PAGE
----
New project in London investigates feasibility of wireless EV charging

Posted: 17 January 2019 | | No comments yet

More choice in charging infrastructure could enable more investment in electric vehicles, and achieve a zero emissions transport system in London by 2050.


A grant of nearly £50,000 from the Office for Low Emission Vehicles and Innovate UK has been awarded to a consortium led by UK Power Networks Services, funding a project focused on wireless charging for electric vehicles.

UK Power Networks Services will work with UPS, High Speed 1 and WMG on the new project, assessing the feasibility of using wireless charging to support the use of electric vehicles in commercial fleets on London’s roads.

The project will run from January to March 2019 and will investigate the practicality of deploying wireless charging technology in three live locations across London and Tamworth. The purpose is to understand the impact on infrastructure and the commercial viability of this type of charging. The study will look at how its future use could reduce costs, improve productivity and safety, and increase the uptake of electric vehicle fleets across the UK.

UK Power Networks Services’ Director, Ian Smyth, said: “Wireless charging has the potential to deliver lower cost electric vehicle fleets, safer unobtrusive infrastructure and provides an important solution where constraints on physical space mean wired charging is not practical.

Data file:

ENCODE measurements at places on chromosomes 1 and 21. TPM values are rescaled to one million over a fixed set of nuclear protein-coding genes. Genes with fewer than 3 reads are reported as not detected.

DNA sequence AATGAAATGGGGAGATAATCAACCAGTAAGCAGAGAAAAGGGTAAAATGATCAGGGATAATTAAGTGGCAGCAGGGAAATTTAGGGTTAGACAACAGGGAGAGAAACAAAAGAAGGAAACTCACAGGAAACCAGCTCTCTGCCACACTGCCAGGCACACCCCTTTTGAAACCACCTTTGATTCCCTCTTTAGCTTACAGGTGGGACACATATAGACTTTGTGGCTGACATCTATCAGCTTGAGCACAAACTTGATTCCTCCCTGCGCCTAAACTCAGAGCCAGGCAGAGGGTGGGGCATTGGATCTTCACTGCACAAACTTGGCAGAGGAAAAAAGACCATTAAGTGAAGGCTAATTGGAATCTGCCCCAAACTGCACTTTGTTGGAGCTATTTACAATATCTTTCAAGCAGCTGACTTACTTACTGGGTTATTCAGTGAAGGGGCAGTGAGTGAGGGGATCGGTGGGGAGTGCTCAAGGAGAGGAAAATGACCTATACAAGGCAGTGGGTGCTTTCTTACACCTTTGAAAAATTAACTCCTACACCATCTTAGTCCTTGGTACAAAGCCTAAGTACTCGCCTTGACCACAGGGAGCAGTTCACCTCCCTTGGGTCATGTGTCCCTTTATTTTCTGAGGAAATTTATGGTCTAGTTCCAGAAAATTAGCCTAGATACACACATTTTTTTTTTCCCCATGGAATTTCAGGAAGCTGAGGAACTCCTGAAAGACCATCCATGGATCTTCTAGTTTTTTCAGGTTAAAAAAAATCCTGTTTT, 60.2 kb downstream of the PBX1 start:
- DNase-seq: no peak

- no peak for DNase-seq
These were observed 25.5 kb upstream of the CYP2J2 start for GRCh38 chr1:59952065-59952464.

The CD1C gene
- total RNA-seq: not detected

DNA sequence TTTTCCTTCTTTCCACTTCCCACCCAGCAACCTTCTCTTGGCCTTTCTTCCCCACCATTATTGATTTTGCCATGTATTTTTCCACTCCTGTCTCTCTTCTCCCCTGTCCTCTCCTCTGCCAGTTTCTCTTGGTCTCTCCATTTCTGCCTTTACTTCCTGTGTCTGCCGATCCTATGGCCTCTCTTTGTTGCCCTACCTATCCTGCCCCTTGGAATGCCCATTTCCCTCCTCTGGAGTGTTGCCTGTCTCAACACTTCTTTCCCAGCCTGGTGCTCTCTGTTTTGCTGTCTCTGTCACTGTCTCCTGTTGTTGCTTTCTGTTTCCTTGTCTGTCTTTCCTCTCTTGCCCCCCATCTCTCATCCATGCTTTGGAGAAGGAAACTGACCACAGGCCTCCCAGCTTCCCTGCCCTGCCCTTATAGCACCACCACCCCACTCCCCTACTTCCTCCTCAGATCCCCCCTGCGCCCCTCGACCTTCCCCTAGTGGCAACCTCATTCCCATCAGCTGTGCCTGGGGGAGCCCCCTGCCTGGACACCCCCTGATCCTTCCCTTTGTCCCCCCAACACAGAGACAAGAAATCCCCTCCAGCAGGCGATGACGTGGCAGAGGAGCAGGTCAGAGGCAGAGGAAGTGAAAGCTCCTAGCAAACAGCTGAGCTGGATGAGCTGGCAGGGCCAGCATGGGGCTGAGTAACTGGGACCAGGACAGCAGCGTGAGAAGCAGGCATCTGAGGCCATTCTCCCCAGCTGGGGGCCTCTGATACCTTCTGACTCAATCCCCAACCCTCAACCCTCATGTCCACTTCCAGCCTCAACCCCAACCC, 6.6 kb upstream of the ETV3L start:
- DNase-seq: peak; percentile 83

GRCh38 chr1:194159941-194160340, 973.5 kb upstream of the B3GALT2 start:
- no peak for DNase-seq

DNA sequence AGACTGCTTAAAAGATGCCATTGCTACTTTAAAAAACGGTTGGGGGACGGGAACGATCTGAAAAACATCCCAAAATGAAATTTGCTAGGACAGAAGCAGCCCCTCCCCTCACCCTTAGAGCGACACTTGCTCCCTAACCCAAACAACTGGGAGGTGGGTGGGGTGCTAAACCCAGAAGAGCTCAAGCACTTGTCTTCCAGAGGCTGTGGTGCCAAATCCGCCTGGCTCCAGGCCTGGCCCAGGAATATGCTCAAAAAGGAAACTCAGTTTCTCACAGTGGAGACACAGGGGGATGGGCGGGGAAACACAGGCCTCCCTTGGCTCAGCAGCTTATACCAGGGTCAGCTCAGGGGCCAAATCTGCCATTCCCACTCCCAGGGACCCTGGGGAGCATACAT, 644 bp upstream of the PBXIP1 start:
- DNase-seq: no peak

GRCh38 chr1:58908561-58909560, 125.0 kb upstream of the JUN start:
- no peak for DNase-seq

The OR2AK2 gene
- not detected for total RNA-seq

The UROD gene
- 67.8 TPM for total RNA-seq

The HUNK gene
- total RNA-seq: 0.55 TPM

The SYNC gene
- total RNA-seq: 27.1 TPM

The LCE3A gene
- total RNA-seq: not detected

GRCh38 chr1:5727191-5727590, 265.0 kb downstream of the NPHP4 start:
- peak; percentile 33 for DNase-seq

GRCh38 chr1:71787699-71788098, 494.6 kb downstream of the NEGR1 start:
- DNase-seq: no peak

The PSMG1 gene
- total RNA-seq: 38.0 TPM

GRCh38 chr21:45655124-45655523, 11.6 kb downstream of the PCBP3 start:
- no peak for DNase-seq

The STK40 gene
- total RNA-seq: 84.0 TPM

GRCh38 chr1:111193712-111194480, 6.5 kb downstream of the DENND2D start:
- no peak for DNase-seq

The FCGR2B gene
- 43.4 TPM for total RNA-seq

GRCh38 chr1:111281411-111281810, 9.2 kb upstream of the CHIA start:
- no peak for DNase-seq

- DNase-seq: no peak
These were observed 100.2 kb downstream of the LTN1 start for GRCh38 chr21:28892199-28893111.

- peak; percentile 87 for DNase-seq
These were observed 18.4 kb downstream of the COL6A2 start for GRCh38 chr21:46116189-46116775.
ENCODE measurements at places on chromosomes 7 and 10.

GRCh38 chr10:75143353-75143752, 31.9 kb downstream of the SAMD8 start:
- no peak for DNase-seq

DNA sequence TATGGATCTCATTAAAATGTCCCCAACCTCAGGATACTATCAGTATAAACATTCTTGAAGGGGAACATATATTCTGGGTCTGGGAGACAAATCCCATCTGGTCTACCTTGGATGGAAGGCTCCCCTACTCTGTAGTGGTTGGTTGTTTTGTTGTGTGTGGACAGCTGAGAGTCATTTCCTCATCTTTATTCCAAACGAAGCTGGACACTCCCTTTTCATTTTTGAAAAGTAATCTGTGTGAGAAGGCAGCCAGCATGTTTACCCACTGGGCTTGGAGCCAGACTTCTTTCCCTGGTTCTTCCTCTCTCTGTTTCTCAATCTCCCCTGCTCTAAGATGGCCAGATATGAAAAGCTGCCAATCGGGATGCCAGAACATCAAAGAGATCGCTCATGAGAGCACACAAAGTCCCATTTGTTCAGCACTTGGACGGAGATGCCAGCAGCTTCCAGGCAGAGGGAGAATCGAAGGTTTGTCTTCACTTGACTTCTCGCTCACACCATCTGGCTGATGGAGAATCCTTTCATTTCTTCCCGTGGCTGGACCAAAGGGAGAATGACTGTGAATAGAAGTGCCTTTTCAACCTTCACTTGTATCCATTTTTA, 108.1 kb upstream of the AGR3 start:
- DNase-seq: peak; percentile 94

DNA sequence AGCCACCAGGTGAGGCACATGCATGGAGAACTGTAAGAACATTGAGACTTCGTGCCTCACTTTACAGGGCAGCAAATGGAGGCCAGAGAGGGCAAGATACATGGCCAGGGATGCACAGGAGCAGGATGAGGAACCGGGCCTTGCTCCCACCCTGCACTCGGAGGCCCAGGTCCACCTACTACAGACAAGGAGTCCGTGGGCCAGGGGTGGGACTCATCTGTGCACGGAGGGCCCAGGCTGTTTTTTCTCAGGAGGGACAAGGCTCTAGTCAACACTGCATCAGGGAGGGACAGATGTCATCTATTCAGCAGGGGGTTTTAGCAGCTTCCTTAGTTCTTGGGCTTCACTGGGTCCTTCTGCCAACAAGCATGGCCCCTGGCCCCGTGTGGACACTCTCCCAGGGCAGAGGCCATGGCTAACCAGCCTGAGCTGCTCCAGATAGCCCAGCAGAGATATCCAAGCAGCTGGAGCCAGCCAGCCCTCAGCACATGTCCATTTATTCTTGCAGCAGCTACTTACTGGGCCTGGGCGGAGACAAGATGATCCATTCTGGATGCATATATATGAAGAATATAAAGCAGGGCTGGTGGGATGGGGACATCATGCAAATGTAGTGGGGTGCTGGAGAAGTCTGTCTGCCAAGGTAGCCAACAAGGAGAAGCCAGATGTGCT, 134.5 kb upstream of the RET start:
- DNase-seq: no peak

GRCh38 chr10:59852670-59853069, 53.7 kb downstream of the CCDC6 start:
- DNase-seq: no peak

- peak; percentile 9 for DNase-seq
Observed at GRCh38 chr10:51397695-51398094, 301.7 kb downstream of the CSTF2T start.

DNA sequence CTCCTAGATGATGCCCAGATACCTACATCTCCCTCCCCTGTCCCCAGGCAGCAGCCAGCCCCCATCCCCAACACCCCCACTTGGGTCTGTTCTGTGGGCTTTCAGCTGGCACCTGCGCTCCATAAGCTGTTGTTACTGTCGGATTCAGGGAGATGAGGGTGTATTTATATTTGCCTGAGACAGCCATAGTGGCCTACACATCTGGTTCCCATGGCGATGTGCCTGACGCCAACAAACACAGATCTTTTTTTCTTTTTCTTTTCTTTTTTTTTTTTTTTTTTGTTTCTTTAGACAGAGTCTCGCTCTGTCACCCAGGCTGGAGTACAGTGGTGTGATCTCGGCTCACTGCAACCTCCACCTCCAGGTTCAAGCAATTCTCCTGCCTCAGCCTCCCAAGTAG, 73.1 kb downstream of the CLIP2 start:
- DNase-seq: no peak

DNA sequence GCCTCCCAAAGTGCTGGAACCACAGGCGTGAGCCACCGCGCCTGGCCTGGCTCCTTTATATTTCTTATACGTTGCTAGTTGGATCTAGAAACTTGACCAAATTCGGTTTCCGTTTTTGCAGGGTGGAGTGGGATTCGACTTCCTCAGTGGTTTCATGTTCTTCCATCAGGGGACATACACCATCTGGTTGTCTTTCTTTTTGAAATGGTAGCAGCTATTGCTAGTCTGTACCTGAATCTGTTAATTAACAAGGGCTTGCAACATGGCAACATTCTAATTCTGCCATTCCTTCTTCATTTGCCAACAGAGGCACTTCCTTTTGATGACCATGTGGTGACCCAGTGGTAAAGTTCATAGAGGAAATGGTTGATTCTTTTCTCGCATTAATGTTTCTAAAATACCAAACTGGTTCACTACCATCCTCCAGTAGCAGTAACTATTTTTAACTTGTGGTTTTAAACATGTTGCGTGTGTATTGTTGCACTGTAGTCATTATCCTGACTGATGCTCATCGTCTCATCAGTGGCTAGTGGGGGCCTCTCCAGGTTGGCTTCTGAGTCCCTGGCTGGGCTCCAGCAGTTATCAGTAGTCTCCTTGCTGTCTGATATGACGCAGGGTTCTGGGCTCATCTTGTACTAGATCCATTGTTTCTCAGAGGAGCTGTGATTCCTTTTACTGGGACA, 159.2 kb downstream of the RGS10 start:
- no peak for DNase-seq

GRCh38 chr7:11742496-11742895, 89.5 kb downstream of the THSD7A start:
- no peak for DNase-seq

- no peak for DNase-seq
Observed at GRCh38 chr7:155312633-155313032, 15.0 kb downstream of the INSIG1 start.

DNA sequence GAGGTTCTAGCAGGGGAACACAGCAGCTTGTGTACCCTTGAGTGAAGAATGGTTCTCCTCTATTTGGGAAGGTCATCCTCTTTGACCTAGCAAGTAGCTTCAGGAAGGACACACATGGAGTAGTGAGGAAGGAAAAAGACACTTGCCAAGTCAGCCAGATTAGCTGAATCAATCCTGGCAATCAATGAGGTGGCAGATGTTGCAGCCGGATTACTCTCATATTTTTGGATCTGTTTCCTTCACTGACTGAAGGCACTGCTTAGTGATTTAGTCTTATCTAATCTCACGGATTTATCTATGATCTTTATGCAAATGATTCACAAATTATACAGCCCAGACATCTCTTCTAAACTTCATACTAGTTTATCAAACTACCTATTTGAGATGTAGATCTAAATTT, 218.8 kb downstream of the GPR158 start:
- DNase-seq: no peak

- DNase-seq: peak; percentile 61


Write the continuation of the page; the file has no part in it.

“We believe that the lack of wireless charging projects in the UK is primarily the result of many users considering this technology immature or lacking a strong business case.

“Wireless charging could allow drivers to stay in their vehicles and create a safer, more secure vehicle with greater productivity and lower cost. With so many potential benefits, commercial enterprises need to understand the case for wireless charging better.”

The assessment will include the wireless charging of electric taxis while waiting for passengers in the taxi rank outside St Pancras International railway station, of UPS delivery vans at their Tamworth depot while parcels are loaded, and of UK Power Networks’ electric vans.

Wendy Spinks, High Speed 1 Ltd Commercial Director, said: “We are delighted to be supporting this innovative project that could help boost electric vehicle use in London.”

The feasibility study has the potential to lead to a second round of funding with the aim of demonstrating a viable technology system and commercial model, whilst unlocking a new market for electric vehicles, associated infrastructure, and the companies who service this market.

WMG Professor of Power Electronics, Richard McMahon, said: “For WMG this is a great opportunity to work with our partners to demonstrate the practical wireless charging of electric vehicles to bring real opportunities for reducing emissions, especially in urban environments. This project directly aligns with the Low Emissions Mobility strategy of The High Value Manufacturing Catapult Centre at WMG.”